Add Passphrase2pgp as additional software
Tails is amnesia based distribution and works best in a non persistent state but to use GPG requests either using an external storage or installing Tails as persistent. The issue is in lots of countries just having possession of a GPG key can cause issues and in UK require you to divulge the password. Passphrase2pgp allows a user to never have to keep a copy of their GPG keys and can create them on as needed easily with a passphrase. This can minimize the chance of being caught with them while still allowing secure communications or signatures. This open source software can be easily audited and is in a memory safe language.
This is a simple and easy to use tool to prevent the users from ever having to worry about losing their GPG keys all while never having to use storage device. Please consider adding this additional software to Tails OS.
Here is a sample to show how it can be used:
First generate the key. I’ve used an empty passphrase so you can do the same to see exactly the same output.
$ passphrase2pgp —subkey —uid firstname.lastname@example.org | gpg —import
gpg: /home/foo/.gnupg/trustdb.gpg: trustdb created
gpg: key BFB69BB42424AA60: public key “email@example.com” imported
gpg: key BFB69BB42424AA60: secret key imported
gpg: Total number processed: 1
gpg: imported: 1
gpg: secret keys read: 1
gpg: secret keys unchanged: 1
Note, this doesn’t protect the key with a passphrase, so it will be stored unencrypted on the GnuPG keyring. Whether or not that matters depends on your computer’s configuration and how you use your computer. Use passphrase2pgp’s —protect (-e) option to add protection if needed. (I really wish GnuPG had an option to add protection to secret keys as they’re being imported. Sadly, it does not.)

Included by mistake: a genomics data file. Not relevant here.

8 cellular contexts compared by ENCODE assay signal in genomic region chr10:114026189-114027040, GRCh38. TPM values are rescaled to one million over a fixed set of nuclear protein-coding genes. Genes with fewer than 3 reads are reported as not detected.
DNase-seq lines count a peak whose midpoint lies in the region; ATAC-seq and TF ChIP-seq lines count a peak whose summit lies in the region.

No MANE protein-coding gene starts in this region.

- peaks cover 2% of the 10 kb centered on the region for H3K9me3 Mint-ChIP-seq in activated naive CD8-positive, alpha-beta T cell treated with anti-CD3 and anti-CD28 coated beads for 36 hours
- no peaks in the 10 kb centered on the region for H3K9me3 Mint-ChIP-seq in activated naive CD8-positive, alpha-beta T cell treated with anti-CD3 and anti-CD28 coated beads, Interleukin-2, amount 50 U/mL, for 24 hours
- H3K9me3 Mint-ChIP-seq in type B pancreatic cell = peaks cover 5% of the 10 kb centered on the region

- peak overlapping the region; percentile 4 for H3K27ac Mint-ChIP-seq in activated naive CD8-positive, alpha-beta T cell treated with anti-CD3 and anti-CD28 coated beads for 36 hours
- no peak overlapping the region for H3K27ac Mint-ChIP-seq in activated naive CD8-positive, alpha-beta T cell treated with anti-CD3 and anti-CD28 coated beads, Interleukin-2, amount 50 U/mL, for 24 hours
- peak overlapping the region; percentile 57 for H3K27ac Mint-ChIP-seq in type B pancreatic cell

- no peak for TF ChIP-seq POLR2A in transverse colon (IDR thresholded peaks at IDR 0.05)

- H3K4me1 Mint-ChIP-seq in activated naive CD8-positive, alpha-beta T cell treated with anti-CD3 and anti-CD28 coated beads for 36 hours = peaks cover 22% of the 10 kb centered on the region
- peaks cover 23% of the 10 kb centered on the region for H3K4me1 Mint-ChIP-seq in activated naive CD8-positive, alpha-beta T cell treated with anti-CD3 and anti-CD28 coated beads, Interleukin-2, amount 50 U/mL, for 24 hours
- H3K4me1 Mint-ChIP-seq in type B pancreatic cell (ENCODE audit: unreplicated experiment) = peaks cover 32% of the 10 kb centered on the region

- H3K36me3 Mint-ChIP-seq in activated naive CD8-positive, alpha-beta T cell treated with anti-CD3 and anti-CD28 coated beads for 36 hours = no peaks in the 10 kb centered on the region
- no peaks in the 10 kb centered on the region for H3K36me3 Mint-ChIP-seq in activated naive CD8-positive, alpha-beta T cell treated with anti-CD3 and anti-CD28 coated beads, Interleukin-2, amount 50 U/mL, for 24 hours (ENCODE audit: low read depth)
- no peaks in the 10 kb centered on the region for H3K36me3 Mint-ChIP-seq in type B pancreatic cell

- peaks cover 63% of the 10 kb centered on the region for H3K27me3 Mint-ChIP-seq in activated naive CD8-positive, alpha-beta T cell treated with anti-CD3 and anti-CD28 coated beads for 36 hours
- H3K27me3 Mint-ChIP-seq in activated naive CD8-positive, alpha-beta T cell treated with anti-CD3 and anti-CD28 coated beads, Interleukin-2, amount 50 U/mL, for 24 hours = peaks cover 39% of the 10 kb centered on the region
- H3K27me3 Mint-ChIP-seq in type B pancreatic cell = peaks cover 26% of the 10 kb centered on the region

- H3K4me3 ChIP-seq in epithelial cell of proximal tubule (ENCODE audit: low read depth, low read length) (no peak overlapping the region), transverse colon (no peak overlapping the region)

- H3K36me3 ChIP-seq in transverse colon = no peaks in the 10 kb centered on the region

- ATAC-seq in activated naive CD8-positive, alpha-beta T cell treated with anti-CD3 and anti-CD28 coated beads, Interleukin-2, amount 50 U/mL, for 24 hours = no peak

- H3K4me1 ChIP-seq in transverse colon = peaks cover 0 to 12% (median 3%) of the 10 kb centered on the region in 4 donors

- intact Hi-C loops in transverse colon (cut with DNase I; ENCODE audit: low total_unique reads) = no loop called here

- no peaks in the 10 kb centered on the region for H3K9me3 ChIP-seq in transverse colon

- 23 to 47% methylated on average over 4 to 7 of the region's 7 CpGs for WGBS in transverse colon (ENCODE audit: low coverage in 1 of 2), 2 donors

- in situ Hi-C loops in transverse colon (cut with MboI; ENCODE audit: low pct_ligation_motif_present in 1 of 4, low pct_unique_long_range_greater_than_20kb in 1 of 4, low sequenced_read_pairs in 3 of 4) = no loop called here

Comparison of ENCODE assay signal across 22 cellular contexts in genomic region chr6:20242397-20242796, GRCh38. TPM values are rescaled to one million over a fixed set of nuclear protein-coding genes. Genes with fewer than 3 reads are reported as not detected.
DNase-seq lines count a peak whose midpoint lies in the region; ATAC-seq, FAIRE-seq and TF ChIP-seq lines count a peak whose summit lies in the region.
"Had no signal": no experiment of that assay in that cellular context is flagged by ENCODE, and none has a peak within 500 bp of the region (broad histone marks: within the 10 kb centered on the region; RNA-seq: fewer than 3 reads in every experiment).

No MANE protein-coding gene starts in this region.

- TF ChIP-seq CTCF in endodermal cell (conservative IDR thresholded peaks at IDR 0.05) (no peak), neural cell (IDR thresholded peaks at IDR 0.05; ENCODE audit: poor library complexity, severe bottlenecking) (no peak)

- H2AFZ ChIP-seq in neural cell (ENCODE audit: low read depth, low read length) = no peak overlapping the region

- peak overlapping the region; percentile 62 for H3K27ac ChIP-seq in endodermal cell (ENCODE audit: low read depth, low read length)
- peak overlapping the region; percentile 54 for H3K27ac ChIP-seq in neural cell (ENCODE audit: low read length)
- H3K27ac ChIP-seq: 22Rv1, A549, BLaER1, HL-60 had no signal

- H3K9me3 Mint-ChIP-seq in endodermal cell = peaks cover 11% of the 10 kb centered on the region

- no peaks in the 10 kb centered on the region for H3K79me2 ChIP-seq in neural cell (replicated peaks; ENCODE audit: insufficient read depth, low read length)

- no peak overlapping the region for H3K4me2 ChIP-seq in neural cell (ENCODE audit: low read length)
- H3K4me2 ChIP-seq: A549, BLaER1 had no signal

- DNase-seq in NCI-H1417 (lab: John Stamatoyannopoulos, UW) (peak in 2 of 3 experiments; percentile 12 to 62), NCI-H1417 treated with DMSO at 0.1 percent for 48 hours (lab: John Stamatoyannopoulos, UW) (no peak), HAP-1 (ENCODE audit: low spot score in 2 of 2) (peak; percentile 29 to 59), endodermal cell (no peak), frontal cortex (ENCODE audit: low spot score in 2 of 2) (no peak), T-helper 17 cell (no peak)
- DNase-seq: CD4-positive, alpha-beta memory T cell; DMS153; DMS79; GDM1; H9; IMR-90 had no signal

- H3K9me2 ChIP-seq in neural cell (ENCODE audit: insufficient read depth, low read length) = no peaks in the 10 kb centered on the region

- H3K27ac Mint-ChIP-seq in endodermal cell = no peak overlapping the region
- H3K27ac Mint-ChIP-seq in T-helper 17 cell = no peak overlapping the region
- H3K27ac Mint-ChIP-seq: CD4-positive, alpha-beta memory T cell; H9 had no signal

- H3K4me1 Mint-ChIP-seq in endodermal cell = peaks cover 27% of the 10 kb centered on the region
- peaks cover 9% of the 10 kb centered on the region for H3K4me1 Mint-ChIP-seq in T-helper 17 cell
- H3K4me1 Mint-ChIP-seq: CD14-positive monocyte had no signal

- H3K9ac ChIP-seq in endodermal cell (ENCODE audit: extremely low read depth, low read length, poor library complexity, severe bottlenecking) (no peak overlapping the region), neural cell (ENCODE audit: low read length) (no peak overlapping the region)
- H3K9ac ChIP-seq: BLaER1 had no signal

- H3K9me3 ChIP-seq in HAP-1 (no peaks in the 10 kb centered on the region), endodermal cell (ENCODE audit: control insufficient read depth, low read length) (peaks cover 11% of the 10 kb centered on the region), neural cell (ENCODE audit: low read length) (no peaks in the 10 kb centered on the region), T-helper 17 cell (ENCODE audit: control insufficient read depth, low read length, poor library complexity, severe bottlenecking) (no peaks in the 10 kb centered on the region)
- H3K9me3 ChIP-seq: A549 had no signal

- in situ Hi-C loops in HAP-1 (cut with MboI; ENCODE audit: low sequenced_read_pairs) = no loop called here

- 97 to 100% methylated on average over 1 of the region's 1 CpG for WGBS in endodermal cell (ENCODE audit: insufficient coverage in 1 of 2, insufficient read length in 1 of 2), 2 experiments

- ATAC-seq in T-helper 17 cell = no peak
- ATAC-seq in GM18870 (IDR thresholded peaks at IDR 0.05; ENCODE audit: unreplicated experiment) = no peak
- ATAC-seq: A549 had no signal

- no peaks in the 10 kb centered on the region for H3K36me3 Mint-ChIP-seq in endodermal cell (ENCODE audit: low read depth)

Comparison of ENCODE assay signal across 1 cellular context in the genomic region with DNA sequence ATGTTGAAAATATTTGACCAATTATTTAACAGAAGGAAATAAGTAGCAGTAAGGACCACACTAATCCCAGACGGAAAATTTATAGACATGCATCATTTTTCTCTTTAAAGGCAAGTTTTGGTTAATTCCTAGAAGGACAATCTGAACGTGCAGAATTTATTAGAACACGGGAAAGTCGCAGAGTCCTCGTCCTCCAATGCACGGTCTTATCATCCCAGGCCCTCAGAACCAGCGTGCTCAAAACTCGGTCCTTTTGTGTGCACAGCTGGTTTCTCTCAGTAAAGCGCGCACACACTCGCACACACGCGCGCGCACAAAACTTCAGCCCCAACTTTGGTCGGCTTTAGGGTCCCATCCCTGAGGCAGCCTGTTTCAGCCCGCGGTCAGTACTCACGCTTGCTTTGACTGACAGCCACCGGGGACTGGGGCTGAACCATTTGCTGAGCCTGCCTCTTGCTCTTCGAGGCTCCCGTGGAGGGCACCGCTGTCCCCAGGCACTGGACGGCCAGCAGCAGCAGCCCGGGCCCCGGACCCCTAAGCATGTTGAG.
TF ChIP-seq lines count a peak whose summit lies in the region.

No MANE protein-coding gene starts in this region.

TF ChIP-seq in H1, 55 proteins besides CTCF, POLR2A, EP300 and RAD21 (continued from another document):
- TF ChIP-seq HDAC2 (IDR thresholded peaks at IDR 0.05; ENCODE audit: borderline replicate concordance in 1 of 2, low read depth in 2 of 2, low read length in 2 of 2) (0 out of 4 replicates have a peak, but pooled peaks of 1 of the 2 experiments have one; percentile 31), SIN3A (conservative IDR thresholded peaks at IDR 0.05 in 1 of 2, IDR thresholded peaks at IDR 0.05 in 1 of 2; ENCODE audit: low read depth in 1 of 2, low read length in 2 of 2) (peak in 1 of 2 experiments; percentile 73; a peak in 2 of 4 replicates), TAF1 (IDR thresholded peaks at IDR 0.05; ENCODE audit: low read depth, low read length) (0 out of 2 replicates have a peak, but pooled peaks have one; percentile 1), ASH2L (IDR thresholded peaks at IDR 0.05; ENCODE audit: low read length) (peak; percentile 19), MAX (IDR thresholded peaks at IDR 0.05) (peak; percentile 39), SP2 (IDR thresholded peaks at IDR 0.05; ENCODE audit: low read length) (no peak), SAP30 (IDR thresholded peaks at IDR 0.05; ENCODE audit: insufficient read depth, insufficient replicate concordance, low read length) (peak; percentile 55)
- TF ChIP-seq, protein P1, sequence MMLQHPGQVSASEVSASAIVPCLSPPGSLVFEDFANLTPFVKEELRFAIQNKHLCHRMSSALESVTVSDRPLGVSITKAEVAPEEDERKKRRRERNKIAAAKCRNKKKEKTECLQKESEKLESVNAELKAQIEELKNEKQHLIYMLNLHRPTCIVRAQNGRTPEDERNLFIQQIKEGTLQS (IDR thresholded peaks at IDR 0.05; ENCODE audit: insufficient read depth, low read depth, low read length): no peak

So far everything looks good. We’ve got an a sign/certify/authenticate Ed25519 primary key and an encryption Curve25519 subkey:
$ gpg —list-keys
pub ed25519 1970-01-01 [SCA]
uid [ unknown] firstname.lastname@example.org
sub cv25519 1970-01-01 [E]
If you have a notion of what your fingerprint should be, listing the keys like this will let you triple check that you’ve entered your passphrase correctly.
Now to encrypt a message, hello.txt. It will prompt me about trust since imported keys aren’t trusted by default. To disable this, use GnuPG’s —trusted-key, select a different —trust-model, or use —edit-key to change the trust on your key. (There’s nothing passphrase2pgp can do to force a key to be trusted.)
$ echo hello > hello.txt
$ gpg —encrypt —recipient email@example.com hello.txt
gpg: 971FB333228465B2: There is no assurance this key belongs to the named user
sub cv25519/971FB333228465B2 1970-01-01 firstname.lastname@example.org
Primary key fingerprint: 32FE 19AE 744B 5F66 8F29 9CBA BFB6 9BB4 2424 AA60
Subkey fingerprint: 526A C547 E142 64D6 7448 F9B1 971F B333 2284 65B2
It is NOT certain that the key belongs to the person named
in the user ID. If you really know what you are doing,
you may answer the next question with yes.
Use this key anyway? (y/N) y
That produces hello.txt.gpg. In another session, you can regenerate the key per the above instructions, and then decrypt like so:
$ gpg —decrypt hello.txt.gpg
gpg: encrypted with 256-bit ECDH key, ID 971FB333228465B2, created 1970-01-01